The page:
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Windows 8.1 May Restore Boot-To-Desktop, Start Button 628

Posted by Soulskill
from the back-by-popular-demand dept.
New submitter geekoid writes "According to media reports about leaked Windows 8.1 code, the next incarnation of Microsoft's flagship operating system will have an option to boot directly to the desktop. People have discovered 'references to a "CanSuppressStartScreen" option in early builds of the Windows 8.1 registry.' There is also speculation that Microsoft will be re-implementing the Start button, though the claims come from nebulous 'sources,' rather than the leaked code. In light of recent reporting about the general distaste and design flaws of Windows 8's user interface, will Microsoft's updates be dynamic enough to stop the current Windows exodus?"
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Windows 8.1 May Restore Boot-To-Desktop, Start Button

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  • by Faizdog (243703) on Tuesday April 16, 2013 @02:42PM (#43465251)

    In the last 6 months I've bought 2 computers, a desktop and a laptop. And both times I went well out of my way to avoid Win8.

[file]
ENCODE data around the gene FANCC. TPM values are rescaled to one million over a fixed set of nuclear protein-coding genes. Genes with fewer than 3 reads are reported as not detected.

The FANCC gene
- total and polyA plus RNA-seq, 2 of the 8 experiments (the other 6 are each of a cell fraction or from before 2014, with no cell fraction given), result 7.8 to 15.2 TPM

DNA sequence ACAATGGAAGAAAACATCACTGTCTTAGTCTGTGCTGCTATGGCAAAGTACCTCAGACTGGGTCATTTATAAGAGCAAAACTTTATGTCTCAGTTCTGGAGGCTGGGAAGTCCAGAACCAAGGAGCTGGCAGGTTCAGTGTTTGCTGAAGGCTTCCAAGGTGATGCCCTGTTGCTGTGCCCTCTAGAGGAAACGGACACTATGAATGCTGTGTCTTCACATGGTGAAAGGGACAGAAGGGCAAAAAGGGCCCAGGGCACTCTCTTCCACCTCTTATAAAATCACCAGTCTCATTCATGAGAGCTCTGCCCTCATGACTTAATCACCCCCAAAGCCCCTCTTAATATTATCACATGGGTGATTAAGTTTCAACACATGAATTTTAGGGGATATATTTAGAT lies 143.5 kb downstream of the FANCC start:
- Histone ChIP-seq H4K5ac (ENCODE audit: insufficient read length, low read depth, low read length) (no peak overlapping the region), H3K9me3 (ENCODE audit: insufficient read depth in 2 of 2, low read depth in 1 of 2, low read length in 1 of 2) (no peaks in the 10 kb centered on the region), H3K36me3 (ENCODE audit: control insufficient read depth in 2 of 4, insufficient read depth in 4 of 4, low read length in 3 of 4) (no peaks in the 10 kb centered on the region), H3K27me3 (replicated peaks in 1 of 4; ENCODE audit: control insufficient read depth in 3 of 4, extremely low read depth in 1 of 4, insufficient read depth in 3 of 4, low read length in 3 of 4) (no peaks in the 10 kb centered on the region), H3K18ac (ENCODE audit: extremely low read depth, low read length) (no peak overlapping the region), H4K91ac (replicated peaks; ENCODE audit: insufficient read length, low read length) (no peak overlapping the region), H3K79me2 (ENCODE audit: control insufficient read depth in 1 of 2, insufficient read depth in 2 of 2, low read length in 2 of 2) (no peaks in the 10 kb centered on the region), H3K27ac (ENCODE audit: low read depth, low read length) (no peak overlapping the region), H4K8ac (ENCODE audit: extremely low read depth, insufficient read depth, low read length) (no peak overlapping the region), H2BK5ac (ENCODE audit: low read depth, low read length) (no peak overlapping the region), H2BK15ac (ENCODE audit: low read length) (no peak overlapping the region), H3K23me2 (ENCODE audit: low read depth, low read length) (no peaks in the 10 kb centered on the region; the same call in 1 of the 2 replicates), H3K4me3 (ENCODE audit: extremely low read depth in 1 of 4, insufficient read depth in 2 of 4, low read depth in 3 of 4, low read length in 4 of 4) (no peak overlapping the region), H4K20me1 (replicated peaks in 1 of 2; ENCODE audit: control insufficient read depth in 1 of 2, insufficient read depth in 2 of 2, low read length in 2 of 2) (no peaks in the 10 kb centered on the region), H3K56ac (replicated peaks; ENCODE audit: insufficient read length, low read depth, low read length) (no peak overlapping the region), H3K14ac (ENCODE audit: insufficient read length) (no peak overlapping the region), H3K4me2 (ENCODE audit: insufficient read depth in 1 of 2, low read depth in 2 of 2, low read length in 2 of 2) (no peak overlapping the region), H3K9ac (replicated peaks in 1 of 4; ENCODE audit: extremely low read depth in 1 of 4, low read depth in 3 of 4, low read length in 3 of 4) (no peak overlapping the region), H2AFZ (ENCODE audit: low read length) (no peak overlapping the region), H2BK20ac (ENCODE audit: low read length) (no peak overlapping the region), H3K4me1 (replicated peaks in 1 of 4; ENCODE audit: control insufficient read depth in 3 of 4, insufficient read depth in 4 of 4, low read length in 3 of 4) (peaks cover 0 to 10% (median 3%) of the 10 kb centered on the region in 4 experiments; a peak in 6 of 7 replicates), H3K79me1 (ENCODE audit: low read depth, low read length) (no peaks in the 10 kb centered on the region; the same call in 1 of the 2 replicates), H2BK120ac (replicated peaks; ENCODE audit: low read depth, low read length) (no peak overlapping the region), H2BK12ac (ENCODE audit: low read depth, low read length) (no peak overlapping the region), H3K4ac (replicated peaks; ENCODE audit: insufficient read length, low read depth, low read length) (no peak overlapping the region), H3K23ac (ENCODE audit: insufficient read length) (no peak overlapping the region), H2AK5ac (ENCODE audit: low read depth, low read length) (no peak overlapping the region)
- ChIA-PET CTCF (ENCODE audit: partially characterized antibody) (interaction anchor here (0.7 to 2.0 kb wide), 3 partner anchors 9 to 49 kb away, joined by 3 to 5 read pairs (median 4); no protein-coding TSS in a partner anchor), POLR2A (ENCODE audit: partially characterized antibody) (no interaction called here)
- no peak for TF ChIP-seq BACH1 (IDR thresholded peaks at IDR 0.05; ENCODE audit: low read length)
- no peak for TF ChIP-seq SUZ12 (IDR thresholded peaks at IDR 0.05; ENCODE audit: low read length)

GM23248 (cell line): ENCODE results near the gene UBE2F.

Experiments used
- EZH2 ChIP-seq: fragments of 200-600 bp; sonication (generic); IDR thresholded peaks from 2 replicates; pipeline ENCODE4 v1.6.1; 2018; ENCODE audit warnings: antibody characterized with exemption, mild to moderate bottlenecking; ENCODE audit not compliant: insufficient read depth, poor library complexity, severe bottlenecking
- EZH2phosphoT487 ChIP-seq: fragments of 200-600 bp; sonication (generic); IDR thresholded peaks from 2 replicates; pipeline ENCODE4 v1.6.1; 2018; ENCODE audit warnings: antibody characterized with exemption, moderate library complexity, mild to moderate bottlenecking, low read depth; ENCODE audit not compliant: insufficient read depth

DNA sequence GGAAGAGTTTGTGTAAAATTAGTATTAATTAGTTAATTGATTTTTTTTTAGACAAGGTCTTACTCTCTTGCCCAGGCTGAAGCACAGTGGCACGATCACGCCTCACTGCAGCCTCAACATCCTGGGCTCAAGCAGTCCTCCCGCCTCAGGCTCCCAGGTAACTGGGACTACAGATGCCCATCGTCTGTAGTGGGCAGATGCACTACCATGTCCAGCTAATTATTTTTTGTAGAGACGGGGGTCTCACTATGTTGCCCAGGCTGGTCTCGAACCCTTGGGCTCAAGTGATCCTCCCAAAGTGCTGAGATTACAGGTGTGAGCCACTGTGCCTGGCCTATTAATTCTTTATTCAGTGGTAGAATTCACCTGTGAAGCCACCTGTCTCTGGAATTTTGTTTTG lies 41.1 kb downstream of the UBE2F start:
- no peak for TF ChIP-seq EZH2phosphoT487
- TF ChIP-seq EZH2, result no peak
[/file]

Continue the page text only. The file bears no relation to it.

Now I consider myself at least slightly more computer savvy than the average individual, and when I went to Best Buy to play around with Windows 8 (since I'd heard it was different) the 20 minute trial I gave it was VERY FRUSTRATING. I managed to figure things out a bit, and I had no doubt with some time and internet searching I could figure the rest out, but I had no desire to!!

    I didn't want to spend time figuring it out! It just pissed me off. I needed a desktop very urgently, and was planning on buying a new computer and buying a copy of Win7 online and just wiping off Win8.

    (Side Note: Basic economic supply and demand, Pro Edition of Win8 cost ~$60, Home Edition of Win7 online cost ~$150. Hmmmmmm)

    I got lucky because the guy working at Best Buy said they had a desktop at 25% off only because it had Win7. Looked at the tech specs, was good, just what I wanted and left happy, getting a discount to get what I wanted.

    A few months later I needed a laptop (was travelling a lot). I deliberately went to the Lenovo and Dell business line sections to search since the machines for business users still have Win7 (ended up getting a ThinkPad).